cant delete file

right this is strange. I download a tarball, try to install it but it has too many holes that need to be filled to make it worth my time. So, naturally I say its not worth the bother, select the folder and move it to trash.

I empty the trash, and its still there. I go to terminal and remove the folder rm -r .purple so its gone, but it is still in the trash. How do I get rid of it beyond waiting for 12.1?

On 10/12/2011 08:06 AM, China Jobs wrote:

> it is still in the trash. How do I get rid of it beyond waiting for 12.1?

did you download the tarball as root?
or did you move it from the downloaded to spot to wherever you unpacked
it as root?

anyway, it sounds like you don’t have permission to delete it…show us
the output of:


ls -halR ~/.local/share/Trash/files

or, if in that output you see it is owned by root, just do this


sudo rm ~/.local/share/Trash/files/[file.name]

give roots password when asked

note: (not that you did for sure, but maybe) when processing a tar ball
to compile a program it is unnecessary, unwise and unsecure to do any of
the steps as root until you get to the last step “make
install”…always do the unpacking, configure and make as yourself, a
normal user…always.


DD
Caveat
openSUSE®, the “German Automobiles” of operating systems

You can also try as CLI root “moving the file into oblivion” by not specifying a destination…

HTH,
Tony

On 10/12/2011 04:36 PM, tsu2 wrote:
>
> You can also try as CLI root “moving the file into oblivion” by not
> specifying a destination…

in bash?

denverd@linux-os114:~> su -
Password:
linux-os114:~ # cd /home/denverd
linux-os114:/home/denverd # ls test*
test.txt
linux-os114:/home/denverd # mv test.txt
mv: missing destination file operand after test.txt' Try mv --help’ for more information.
linux-os114:/home/denverd # ls test*
test.txt
linux-os114:/home/denverd # exit
logout
denverd@linux-os114:~>

teach me, please


DD
Caveat-Hardware-Software-
openSUSE®, the “German Automobiles” of operating systems

On Wed, 12 Oct 2011 16:12:30 GMT, DenverD
<DenverD@no-mx.forums.opensuse.org> wrote:

>On 10/12/2011 04:36 PM, tsu2 wrote:
>>
>> You can also try as CLI root “moving the file into oblivion” by not
>> specifying a destination…
>
>in bash?
>
>denverd@linux-os114:~> su -
>Password:
>linux-os114:~ # cd /home/denverd
>linux-os114:/home/denverd # ls test*
>test.txt
>linux-os114:/home/denverd # mv test.txt
>mv: missing destination file operand after `test.txt’

Try `mv --help’ for more information.
>linux-os114:/home/denverd # ls test*
>test.txt
>linux-os114:/home/denverd # exit
>logout
>denverd@linux-os114:~>
>
>teach me, please

I suppose you could use /dev/nul as the destination.

?-)

On 10/18/2011 04:23 AM, josephkk wrote:
> I suppose you could use /dev/nul as the destination.

yes, i know how to become root and do that:

denverd@linux-os114:~> su -
Password:
linux-os114:~ # cd /home/denverd
linux-os114:/home/denverd # ls test*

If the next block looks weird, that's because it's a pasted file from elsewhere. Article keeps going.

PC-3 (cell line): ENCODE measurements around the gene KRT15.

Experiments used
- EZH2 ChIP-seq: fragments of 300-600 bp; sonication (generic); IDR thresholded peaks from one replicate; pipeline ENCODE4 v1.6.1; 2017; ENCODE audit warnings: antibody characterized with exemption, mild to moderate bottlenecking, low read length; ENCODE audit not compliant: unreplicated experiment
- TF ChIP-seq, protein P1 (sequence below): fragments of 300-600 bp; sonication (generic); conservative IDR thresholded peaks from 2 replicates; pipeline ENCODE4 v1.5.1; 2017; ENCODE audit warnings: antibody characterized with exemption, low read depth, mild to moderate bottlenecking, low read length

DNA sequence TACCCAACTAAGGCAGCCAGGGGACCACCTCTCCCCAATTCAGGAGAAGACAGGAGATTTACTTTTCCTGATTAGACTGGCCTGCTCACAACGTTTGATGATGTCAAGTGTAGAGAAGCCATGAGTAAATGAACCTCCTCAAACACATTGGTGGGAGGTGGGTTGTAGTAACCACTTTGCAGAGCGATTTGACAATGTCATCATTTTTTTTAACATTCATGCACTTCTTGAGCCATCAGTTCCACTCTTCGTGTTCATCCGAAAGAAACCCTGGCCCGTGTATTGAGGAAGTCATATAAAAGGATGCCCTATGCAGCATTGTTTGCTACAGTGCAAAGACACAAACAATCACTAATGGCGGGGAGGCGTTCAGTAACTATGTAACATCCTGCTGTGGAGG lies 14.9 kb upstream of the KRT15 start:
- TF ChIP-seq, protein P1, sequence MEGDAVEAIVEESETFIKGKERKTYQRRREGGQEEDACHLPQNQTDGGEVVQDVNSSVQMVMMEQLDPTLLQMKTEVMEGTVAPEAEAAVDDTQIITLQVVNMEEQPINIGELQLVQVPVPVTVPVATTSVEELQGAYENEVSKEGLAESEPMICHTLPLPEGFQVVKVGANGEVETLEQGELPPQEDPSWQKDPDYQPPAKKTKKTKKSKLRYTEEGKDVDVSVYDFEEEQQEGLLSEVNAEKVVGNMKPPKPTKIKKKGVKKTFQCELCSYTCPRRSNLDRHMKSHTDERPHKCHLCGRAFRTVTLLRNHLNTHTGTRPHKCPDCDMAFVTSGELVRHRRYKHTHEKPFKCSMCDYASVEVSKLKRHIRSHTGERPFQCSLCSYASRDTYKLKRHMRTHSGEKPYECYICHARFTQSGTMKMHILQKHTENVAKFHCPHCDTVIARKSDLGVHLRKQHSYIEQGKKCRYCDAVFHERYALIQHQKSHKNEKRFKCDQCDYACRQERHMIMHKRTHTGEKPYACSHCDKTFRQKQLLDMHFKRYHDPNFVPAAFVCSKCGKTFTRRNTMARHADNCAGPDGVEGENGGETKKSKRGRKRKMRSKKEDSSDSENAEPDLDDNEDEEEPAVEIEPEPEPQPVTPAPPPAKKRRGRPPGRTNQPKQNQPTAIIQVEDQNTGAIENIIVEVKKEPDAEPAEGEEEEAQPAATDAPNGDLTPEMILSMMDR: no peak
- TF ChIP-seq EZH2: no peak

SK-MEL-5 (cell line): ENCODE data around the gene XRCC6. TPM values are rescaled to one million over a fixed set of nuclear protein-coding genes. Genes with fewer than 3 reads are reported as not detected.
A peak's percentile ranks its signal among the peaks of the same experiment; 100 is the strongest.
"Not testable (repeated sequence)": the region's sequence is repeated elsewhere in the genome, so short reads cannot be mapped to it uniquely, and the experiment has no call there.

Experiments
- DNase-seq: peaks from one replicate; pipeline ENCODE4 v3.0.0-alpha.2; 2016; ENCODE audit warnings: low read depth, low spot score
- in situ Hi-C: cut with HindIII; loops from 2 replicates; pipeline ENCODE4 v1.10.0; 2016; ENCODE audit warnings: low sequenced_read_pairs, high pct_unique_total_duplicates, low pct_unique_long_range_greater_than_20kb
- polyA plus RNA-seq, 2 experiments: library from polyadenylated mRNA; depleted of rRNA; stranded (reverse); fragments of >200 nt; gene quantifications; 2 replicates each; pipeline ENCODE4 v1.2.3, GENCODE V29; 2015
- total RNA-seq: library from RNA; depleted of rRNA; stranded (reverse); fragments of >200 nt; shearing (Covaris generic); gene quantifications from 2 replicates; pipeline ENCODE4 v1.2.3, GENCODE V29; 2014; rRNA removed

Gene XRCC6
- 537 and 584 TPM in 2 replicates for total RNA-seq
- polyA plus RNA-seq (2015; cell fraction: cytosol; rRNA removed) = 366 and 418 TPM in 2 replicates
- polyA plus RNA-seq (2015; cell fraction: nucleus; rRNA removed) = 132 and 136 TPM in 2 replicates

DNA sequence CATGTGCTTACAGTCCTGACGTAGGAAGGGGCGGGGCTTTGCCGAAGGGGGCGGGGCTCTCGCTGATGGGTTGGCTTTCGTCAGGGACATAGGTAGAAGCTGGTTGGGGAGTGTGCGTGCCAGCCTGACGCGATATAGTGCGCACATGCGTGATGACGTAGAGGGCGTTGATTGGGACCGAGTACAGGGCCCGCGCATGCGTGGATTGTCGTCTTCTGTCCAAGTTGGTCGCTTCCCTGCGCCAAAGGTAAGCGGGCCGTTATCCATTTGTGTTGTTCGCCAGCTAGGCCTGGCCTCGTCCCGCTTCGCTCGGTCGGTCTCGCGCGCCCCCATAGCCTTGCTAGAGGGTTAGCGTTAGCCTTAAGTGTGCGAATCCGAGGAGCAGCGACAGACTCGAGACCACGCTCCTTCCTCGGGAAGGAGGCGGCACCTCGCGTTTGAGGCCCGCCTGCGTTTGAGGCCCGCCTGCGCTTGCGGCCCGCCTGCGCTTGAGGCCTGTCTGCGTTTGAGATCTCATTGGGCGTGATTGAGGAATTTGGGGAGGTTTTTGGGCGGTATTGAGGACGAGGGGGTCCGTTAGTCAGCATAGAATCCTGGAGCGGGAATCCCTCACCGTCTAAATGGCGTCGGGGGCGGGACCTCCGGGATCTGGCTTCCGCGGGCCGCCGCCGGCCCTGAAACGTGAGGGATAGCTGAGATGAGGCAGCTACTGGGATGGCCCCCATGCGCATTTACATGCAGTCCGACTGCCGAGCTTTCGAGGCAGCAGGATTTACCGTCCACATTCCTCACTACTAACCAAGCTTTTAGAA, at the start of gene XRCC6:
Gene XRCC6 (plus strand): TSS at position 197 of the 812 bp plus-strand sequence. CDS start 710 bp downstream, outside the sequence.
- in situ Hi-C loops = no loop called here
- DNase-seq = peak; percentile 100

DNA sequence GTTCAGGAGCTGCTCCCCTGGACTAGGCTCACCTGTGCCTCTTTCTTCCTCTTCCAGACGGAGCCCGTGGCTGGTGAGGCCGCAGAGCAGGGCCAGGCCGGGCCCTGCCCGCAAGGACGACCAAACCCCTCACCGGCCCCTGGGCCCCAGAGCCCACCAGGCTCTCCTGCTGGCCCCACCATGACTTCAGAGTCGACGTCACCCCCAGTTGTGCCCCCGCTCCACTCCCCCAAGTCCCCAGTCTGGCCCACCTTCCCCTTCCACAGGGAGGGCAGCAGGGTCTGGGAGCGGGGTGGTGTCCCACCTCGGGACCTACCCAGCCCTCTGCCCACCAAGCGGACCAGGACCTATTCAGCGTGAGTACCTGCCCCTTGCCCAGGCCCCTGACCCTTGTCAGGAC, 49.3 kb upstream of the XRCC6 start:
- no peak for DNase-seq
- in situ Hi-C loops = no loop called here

test.txt
linux-os114:/home/denverd # mv test.txt /dev/nul
linux-os114:/home/denverd # ls test*
ls: cannot access test*: No such file or directory

but that is not the same as the OP’s “not specifying a
destination”…which still does not work, here.


DD
openSUSE®, the “German Automobiles” of operating systems

On Tue, 18 Oct 2011 07:03:58 GMT, DenverD
<DenverD@no-mx.forums.opensuse.org> wrote:

>On 10/18/2011 04:23 AM, josephkk wrote:
>> I suppose you could use /dev/nul as the destination.
>
>yes, i know how to become root and do that:
>
>denverd@linux-os114:~> su -
>Password:
>linux-os114:~ # cd /home/denverd
>linux-os114:/home/denverd # ls test*
>test.txt
>linux-os114:/home/denverd # mv test.txt /dev/nul
>linux-os114:/home/denverd # ls test*
>ls: cannot access test*: No such file or directory
>
>but that is not the same as the OP’s “not specifying a
>destination”…which still does not work, here.

On my systems as well. Not sure what OP has going on.

?-)

Been a long time since I visted this topic…

For awhile, I couldn’t remember how and why this “move the file to oblivion” was done and why. I think now I remember it was the method used to recover a system that had been rooted by an intruder who installs a file system that can’t be read properly by the regularly running OS. When this happens, the OS can’t read and/or manage files that have been placed on the alien file system, so short of a complete pave and re-build, there can be ways to bypass the normal safeguards of a file system when deleting the alien files.

Not exactly the same thing, I do also remember that “sending into oblivion” is a common method when purging mail stores of unwanted messages, but that’s another thing completely different than what we’re discussing here, of course.

Tony

To the OP,

I’m speculating that the problem file has been deleted, but there is some kind of orphaned pointers still in your system.

Recommend doing an fsck as well as maybe looking at whether your file has any kind of size.

Tony